In the exemplary encoding, if a given byte is the first byte of an instruction, the start bit for that byte is set. If the byte is the last byte of an instruction, the end bit for that byte is set. Instructions which may be directly decoded by decode units 208 are referred to as "fast path" instructions. The remaining x86 instructions are referred to as MROM instructions, according to one embodiment. For fast path instructions, the functional bit is set for each prefix byte included in the instruction, and cleared for other bytes. Alternatively, for MROM instructions, the functional bit is cleared for each prefix byte and set for other bytes. The type of instruction may be determined by examining the functional bit corresponding to the end byte. If that functional bit is clear, the instruction is a fast path instruction. Conversely, if that functional bit is set, the instruction is an MROM instruction. The opcode of an instruction may thereby be located within an instruction which may be directly decoded by decode units 208 as the byte associated with the first clear functional bit in the instruction. For example, a fast path instruction including two prefix bytes, a Mod R/M byte, and an immediate byte would have start, end, and functional bits as follows:
______________________________________ Start bits 10000 End bits 00001 Functional bits 11000______________________________________
According to one particular embodiment, early identification of an instruction that includes a scale-index-base (SIB) byte is advantageous for MROM unit 209. For such an embodiment, if an instruction includes at least two bytes after the opcode byte, the functional bit for the Mod R/M byte indicates the presence of an SIB byte. If the functional bit for the Mod R/M byte is set, then an SIB byte is present. Alternatively, if the functional bit for the Mod R/M byte is clear, then an SIB byte is not present.
MROM instructions are instructions which are determined to be too complex for decode by decode units 208. MROM instructions are executed by invoking MROM unit 209. More specifically, when an MROM instruction is encountered, MRCM unit 209 parses and issues the instruction into a subset of defined fast path instructions to effectuate the desired operation. MROM unit 209 dispatches the subset of fast path instructions to decode units 208. A listing of exemplary x86 instructions categorized as fast path instructions will be provided further below.
Before proceeding with a detailed description of the valid mask generator used within instruction cache 204, general aspects regarding other subsystems employed within the exemplary superscalar microprocessor 200 of FIG. 2 will be described.
Microprocessor 200 employs branch prediction in order to speculatively fetch instructions subsequent to conditional branch instructions. Branch prediction unit 220 is included to perform branch prediction operations. In one embodiment, up to two branch target addresses are stored with respect to each 16 byte portion of each cache line in instruction cache 204. Prefetch/predecode unit 202 determines initial branch targets when a particular line is predecoded. Subsequent updates to the branch targets corresponding to a cache line may occur due to the execution of instructions within the cache line. Instruction cache 204 provides an indication of the instruction address being fetched, so that branch prediction unit 220 may determine which branch target addresses to select for forming a branch prediction. Decode units 208 and functional units 212 provide update information to branch prediction unit 220. Because branch prediction unit 220 stores two targets per 16 byte portion of the cache line, some branch instructions within the line may not be stored in branch prediction unit 220. Decode units 208 detect branch instructions which were not predicted by branch prediction unit 220. Functional units 212 execute the branch instructions and determine if the predicted branch direction is incorrect. The branch direction may be "taken", in which subsequent instructions are fetched from the target address of the branch instruction. Conversely, the branch direction may be "not taken", in which subsequent instructions are fetched from memory locations consecutive to the branch instruction. When a mispredicted branch instruction is detected, instructions subsequent to the mispredicted branch are discarded from the various units of microprocessor 200. A variety of suitable branch prediction algorithms may be employed by branch prediction unit 220.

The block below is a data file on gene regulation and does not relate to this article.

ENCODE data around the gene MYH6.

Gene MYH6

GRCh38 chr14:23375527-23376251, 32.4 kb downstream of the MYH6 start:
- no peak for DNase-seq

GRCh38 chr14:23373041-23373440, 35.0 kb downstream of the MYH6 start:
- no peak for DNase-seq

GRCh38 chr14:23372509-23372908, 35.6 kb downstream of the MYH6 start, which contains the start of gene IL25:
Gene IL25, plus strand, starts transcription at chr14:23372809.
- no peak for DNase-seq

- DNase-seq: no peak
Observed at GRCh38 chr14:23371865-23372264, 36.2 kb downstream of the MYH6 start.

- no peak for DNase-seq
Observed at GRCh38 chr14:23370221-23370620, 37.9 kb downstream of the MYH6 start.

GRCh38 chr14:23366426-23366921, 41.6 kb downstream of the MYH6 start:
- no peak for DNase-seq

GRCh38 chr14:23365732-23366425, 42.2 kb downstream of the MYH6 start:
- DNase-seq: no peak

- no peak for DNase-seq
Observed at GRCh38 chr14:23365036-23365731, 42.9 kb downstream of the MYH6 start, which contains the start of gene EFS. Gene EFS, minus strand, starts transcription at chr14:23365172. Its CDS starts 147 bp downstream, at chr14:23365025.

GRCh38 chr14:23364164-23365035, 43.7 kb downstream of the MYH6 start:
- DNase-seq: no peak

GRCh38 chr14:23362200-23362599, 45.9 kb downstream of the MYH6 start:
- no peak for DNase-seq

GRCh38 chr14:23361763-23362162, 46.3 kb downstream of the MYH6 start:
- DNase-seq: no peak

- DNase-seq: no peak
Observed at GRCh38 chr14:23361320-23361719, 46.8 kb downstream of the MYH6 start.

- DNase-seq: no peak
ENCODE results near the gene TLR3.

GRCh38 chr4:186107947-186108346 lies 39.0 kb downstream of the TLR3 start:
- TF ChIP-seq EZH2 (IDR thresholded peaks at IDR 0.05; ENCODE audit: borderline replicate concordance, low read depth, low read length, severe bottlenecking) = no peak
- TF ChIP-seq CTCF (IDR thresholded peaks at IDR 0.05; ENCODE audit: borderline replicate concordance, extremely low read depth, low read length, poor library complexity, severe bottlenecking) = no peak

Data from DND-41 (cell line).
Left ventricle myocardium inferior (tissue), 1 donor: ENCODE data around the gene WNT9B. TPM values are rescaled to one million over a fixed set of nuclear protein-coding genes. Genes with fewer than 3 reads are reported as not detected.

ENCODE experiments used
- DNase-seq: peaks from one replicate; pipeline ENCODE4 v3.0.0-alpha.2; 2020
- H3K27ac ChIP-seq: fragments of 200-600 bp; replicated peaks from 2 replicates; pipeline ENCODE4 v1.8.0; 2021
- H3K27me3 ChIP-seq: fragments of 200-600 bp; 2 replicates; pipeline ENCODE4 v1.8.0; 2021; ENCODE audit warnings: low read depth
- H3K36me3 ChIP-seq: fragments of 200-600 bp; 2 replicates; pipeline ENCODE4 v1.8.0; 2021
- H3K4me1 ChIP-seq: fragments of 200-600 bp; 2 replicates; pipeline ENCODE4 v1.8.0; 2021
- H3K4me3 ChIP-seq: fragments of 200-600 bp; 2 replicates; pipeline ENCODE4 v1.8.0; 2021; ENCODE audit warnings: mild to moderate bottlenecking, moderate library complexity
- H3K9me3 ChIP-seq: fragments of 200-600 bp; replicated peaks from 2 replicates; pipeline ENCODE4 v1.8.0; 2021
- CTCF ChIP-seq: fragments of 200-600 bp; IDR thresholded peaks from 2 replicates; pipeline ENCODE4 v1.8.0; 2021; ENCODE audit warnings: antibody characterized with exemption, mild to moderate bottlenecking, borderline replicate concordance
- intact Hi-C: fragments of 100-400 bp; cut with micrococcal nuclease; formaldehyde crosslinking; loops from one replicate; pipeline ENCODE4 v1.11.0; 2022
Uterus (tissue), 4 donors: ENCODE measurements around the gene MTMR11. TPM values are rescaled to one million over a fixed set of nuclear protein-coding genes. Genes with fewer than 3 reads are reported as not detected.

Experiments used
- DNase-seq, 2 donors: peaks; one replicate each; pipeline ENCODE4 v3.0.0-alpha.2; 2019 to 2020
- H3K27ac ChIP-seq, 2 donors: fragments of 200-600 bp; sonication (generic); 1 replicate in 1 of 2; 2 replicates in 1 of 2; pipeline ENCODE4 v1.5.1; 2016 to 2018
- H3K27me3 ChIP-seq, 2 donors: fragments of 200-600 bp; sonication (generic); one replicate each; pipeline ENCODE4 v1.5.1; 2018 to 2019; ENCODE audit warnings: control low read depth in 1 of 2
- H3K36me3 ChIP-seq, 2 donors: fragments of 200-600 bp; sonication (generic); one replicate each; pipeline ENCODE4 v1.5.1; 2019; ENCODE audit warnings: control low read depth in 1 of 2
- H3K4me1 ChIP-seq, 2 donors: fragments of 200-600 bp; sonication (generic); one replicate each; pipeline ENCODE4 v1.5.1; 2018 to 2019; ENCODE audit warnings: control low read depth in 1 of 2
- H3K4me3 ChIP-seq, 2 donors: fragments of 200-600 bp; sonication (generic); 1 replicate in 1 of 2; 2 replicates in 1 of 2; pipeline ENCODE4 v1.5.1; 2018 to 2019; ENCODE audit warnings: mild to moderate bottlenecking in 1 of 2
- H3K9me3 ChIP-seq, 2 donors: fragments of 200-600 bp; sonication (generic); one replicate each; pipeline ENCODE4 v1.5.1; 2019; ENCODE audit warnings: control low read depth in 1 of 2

Instructions fetched from instruction cache 204 are conveyed to instruction alignment unit 206. As instructions are fetched from instruction cache 204, the corresponding predecode data is scanned to provide information to instruction alignment unit 206 (and to MROM unit 209) regarding the instructions being fetched. Instruction alignment unit 206 utilizes the scanning data to align an instruction to each of decode units 208. In one embodiment, instruction alignment unit 206 aligns instructions from three sets of eight instruction bytes to decode units 208. Instructions are selected independently from each set of eight instruction bytes into preliminary issue positions. The preliminary issue positions are then merged to a set of aligned issue positions corresponding to decode units 208, such that the aligned issue positions contain the three instructions which are prior to other instructions within the preliminary issue positions in program order. Decode unit 208A receives an instruction which is prior to instructions concurrently received by decode units 208B and 208C (in program order). Similarly, decode unit 208B receives an instruction which is prior to the instruction concurrently received by decode unit 208C in program order.